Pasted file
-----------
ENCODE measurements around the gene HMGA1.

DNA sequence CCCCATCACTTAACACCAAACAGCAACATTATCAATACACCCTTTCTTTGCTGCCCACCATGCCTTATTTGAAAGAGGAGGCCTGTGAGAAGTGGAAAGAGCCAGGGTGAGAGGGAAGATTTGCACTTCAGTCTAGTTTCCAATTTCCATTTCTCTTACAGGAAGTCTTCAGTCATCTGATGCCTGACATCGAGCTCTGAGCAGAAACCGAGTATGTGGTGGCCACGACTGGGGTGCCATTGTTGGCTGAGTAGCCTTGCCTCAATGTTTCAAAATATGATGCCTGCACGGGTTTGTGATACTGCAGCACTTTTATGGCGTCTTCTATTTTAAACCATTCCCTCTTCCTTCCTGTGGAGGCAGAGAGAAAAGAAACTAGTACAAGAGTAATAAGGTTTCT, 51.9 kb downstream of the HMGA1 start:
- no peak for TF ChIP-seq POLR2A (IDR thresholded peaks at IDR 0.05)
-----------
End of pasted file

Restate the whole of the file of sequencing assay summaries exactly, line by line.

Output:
ENCODE measurements around the gene HMGA1.

DNA sequence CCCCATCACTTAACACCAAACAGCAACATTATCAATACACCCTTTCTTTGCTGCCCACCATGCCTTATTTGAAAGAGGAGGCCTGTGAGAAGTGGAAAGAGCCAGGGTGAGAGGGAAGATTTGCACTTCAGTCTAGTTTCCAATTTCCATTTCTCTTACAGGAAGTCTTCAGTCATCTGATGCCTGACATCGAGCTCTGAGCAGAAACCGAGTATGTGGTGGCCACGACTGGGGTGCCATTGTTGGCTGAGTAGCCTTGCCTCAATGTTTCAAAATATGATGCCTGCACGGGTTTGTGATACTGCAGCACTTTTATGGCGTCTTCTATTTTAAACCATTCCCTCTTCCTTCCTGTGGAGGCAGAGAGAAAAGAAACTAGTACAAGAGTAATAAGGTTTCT, 51.9 kb downstream of the HMGA1 start:
- no peak for TF ChIP-seq POLR2A (IDR thresholded peaks at IDR 0.05)